The Light of Faith

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March 21, 2010 Tags: Worship & Arts

Today's entry was written by the BioLogos Editorial Team. You can read more about what we believe here.

The Light of Faith

I believe in Christianity as I believe that the Sun has risen, not only because I see it, but because by it I see everything else. - C.S. Lewis

Alister McGrath, Professor of Theology at King’s College, London, expands upon Lewis’s quote in the introduction of his 2004 book Creation :

These words help us understand why faith in God is so important to seeing and understanding the world, and our place within it…Neither the world, nor we ourselves, are accidental or pointless. Nor do we simply inhabit God’s creation as if we could be indifferent to its beauty.

As Christians, we believe the orderliness and consistency of God’s world are the foundations for the success of the natural sciences. In turn, the exquisite beauty of Creation, brought to light by the methods of science, gives us an expanded view of God’s character and leads us to praise.


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Dan Lioy - #7284

March 21st 2010

Just to clarify, it is important not to make the notion of “faith” a vague, ill-defined, end in itself. Faith always has an object. For believers, it is the triune Creator-King of the Judeo-Christian Scriptures.

In this regard, Hebrews 11:6 declares that a basic starting point for faith is believing that God exists. And, according to verse 3, a related belief is that He formed the universe by means of His powerful command (regardless of whether, from a modern-day scientific viewpoint, the process of creation involved evolution).

To put an even finer point on the above, Christianity asserts that it was through the divine-human Word, Jesus of Nazareth, that all things were made (John 1:3). This includes everything throughout the cosmos, whether visible or invisible (Col. 1:16). Indeed, He sustains all things by means of His powerful word (Heb. 1:3), including, it would seem, the eons-long process of evolution.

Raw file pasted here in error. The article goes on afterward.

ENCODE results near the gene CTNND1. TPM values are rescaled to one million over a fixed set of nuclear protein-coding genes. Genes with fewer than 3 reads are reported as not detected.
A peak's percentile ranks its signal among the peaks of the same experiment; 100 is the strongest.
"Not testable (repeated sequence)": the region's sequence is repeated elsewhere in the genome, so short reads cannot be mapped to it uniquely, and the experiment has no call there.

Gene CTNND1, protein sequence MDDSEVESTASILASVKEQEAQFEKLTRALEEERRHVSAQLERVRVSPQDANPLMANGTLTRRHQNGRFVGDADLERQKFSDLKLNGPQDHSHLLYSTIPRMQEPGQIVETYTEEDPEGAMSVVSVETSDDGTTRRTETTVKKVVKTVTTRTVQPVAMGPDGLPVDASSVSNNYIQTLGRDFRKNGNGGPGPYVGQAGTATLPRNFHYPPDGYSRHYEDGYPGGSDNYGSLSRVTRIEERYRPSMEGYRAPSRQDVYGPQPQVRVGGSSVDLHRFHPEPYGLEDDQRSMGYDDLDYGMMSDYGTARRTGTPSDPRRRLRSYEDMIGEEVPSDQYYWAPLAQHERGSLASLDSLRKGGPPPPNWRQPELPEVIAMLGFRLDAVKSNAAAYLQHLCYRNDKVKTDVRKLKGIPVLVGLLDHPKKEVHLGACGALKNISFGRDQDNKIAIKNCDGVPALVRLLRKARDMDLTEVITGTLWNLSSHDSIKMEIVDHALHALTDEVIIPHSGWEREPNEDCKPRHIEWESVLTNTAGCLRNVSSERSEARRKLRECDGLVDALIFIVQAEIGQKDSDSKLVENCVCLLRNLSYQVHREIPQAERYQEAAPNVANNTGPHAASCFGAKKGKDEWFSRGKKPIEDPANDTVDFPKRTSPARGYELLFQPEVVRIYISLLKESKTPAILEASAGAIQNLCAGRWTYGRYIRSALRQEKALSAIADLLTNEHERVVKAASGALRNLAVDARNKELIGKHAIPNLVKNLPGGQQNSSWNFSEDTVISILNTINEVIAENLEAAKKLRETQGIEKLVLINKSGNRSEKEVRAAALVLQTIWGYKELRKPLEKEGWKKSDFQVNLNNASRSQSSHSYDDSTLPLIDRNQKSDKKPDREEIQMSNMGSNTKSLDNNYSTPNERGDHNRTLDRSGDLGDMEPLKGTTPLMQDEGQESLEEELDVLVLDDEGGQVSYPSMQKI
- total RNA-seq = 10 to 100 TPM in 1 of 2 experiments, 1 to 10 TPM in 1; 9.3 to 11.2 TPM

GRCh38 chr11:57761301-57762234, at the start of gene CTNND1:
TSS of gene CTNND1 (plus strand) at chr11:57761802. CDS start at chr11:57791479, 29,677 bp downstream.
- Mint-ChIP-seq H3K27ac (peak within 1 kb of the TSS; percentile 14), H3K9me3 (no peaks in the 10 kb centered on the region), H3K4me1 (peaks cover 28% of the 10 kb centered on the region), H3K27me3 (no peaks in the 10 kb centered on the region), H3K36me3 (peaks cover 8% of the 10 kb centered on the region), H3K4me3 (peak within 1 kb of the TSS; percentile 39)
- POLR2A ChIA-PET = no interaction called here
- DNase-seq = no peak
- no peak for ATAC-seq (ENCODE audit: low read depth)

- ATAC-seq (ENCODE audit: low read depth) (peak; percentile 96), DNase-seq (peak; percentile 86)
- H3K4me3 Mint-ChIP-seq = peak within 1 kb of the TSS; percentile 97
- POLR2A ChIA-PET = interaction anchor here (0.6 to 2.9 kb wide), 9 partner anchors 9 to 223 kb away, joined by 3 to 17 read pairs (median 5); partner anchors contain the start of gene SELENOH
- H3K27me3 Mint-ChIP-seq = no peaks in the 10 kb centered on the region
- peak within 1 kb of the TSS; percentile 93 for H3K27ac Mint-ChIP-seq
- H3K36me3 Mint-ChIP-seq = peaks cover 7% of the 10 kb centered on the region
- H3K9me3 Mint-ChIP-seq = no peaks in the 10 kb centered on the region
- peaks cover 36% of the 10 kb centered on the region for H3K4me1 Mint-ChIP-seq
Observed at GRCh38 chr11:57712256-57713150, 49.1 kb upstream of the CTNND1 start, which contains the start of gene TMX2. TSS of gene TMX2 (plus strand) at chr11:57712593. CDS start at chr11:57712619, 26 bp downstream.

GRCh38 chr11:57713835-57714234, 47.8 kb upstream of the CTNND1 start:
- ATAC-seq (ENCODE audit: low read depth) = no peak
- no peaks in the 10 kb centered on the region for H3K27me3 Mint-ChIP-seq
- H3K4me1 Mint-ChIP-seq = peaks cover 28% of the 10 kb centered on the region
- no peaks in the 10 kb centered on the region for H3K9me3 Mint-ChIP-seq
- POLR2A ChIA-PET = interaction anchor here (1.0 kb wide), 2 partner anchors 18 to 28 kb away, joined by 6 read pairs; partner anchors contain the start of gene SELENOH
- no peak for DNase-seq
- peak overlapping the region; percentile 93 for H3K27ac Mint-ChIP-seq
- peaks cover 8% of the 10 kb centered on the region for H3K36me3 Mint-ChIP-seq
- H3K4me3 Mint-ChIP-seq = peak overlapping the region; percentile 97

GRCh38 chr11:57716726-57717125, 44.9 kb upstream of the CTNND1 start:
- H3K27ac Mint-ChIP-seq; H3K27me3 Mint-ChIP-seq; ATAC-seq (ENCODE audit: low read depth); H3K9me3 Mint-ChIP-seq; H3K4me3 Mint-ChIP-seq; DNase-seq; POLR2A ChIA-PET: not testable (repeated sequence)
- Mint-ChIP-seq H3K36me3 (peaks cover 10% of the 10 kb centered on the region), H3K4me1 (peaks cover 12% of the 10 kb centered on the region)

Kathryn - #7287

March 21st 2010

Amen, Dan.  I think Lewis’s quote and McGrath’s commentary point to the power of the Christian worldview to make sense of the world, not to some squishy faith-in-whatever-you-want.  Certainly by common grace non-believers can discover and know truth about our world, but faith *informed by Christian theology* is what allows us to make sense of all things.  God himself is the starting point: “Fear of the Lord is the beginning of wisdom, and knowledge of the Holy One is understanding” (Prov. 9:10).


Karl A - #7310

March 22nd 2010

It seems appropriate to mention a bit of my story again, in case it is helpful to someone. 

I became convinced I couldn’t anymore deny the reality of evolution and common descent after years of reading articles and books on the subject by non-Christians (as far as I knew anyway).  This was a reluctant change in mind after holding to young-earth, then old-earth creationist positions.  When I finally came to this position, I felt real grief, because I assumed that meant I was concurrently being forced to abandon any teleological (purposeful) understanding of the universe.  So a flower was no longer a “love letter” of beauty from God, it was just an artifact of unthinking, unfeeling, unloving evolutionary processes.  When I was introduced to Francis Collins’ book and later BioLogos, it began to dawn on me that accepting evolution and God’s purposes in creation are not necessarily mutually exclusive.  For that I rejoice, and am again receiving God’s love letters!

Thanks, BioLogos, for getting the good word out.


Douglas S - #7311

March 22nd 2010

With a bit of trepidation, I too will add to the Lewis quote - “Even if my eyes are closed, or if I am blind, I know the Sun has risen because I can feel it on my face.”


Charlie - #7319

March 22nd 2010

I think this is the main problem, everyone has their own personal definition of faith.  Seeing the sun, feeling it on your face - that is direct observation and evidence.  I always thought faith in something was independent of evidence.  If not, how do you distinguish faith from science?


Douglas S - #7327

March 22nd 2010

Charlie - you make a good point, but I do not see it as a problem.  I believe that faith is ultimately an individual endeavor whereas science is necessarily communal.  For example, nearly everyone accepts the current model for the structure and function of DNA, but among people who identify themselves as Christian, there will always be varied, and perhaps idiotypic, understanding of the spirit of God.  As someone said - “There are no final proofs for the existence of God; only witnesses.”  My students have to accept the definition that I give to them for neoplasia, but no one has to accept my understanding of what it means to be a follower of Jesus.


pds - #7332

March 22nd 2010

Charlie,